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We all want to be useful. (FISH SAUCE)

April 12, 2011

During a recent class at the Astor Center, I was asked a question that I thought deserved public answering. One of the recipes we prepared included fish sauce. As an ingredient that is often used sparingly, my student wondered how to make a dent in the bottle that sits around after being used only once in an experimental while. In other words –allow me to paraphrase– ‘what the hell do I do with this stuff?’

A little background on fish sauce; it is the liquid extracted from salted and fermented fish or shrimp. Lending an aquatic (as in the bottom of an aquarium) and briny note, it is a major ingredient in many Asian cuisines. Each country has its own process by which they produce the stuff but Thailand, Vietnam, Burma, Laos, Korea, Southern China, Indonesia, the Philippines, and Japan all use a variation of fish sauce in alot or at least a little of their cooking. In my experience with Vietnamese food, it is a ubiquitous and staple item, sort of like the t-shirts they sell in tourist shops that say ‘Good Morning Vietnam!’.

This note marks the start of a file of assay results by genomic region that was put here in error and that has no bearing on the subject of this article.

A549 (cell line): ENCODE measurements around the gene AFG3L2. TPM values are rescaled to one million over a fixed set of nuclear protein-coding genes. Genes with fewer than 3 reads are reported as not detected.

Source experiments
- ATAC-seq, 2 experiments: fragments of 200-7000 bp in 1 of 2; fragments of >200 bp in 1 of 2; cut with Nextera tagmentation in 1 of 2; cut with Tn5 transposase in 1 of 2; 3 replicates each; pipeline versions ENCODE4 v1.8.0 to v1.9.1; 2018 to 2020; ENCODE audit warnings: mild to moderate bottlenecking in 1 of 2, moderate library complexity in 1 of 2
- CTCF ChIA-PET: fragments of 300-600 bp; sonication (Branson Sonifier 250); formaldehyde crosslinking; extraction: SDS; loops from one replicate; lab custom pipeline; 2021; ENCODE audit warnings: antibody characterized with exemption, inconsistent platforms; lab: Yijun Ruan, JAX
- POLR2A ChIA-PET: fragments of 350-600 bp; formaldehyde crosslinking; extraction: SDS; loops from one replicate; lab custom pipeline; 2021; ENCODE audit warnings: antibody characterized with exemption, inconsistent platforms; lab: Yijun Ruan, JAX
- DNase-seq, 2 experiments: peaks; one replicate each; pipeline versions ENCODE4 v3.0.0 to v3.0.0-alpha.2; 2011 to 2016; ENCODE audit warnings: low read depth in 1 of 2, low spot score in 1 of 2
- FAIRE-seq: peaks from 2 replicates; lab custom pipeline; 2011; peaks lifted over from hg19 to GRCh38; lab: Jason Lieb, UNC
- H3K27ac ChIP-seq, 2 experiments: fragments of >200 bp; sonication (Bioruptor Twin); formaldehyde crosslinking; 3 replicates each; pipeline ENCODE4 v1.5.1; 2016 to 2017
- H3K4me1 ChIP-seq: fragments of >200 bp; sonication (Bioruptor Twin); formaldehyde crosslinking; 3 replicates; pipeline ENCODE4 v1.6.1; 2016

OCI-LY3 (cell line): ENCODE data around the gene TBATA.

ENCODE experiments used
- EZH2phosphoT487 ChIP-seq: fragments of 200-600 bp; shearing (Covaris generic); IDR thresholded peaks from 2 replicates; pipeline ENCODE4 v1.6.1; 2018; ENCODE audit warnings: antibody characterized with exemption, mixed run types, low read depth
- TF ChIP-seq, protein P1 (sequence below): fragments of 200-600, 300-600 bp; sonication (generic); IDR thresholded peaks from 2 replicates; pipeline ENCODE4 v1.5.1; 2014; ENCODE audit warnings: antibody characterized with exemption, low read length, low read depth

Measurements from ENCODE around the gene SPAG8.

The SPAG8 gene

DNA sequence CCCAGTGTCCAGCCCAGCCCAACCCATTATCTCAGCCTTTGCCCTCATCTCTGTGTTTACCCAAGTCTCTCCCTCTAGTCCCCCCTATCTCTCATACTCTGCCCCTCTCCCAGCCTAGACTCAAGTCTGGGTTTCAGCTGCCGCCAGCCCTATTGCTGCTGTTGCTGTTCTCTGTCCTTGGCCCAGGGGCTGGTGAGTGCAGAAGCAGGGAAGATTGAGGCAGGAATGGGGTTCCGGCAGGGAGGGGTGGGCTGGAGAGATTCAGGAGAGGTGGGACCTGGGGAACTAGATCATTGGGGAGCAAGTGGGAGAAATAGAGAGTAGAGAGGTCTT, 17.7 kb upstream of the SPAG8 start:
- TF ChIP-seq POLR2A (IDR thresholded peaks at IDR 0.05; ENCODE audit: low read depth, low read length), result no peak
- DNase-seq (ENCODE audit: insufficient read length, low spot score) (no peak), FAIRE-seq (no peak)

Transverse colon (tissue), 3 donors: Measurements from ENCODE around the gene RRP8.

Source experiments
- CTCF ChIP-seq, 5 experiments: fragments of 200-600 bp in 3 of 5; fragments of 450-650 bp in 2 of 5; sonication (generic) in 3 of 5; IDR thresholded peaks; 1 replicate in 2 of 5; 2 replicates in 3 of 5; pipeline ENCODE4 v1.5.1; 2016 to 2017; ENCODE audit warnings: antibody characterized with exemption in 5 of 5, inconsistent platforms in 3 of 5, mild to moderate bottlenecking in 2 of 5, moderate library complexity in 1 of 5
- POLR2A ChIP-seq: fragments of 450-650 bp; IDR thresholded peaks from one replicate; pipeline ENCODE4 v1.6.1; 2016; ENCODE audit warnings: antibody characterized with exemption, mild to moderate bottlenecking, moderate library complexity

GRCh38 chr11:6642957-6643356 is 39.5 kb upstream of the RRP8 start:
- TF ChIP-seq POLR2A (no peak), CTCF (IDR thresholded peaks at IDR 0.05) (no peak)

The truth is, it stinks like no one’s business only to be intensified when heated. This should stop aforementioned no one from using this product. Once mixed with other ingredients it turns on its magic, amplifying the existing flavors, doing that umami thing that I can’t describe. It does something to make a dish taste as delicious as it did sitting on a small plastic chair, overlooking the beach at Nha Trang.

Wikipedia does a great job of providing mostly the truth and lots more fish sauce details. My mission is to list a few ways to help get through that bottle a little quicker.

TOP 15 USES FOR FISH SAUCE

  • in a curry
  • in salad dressing
  • as a marinade
  • as a dipping sauce
  • in a peanut sauce
  • in a crab cake or fish croquette
  • in a vegetable soup/stew (fish sauce loves kale!)
  • in beef stew
  • in (Asian style) chicken soup
  • in fried rice
  • sprinkle on fish before roasting/grilling
  • in a dumpling filling
  • tossed with noodles
  • in kimchi
  • in a stirfry

(‘in a stirfry’ is such a cop-out.) Enjoy!

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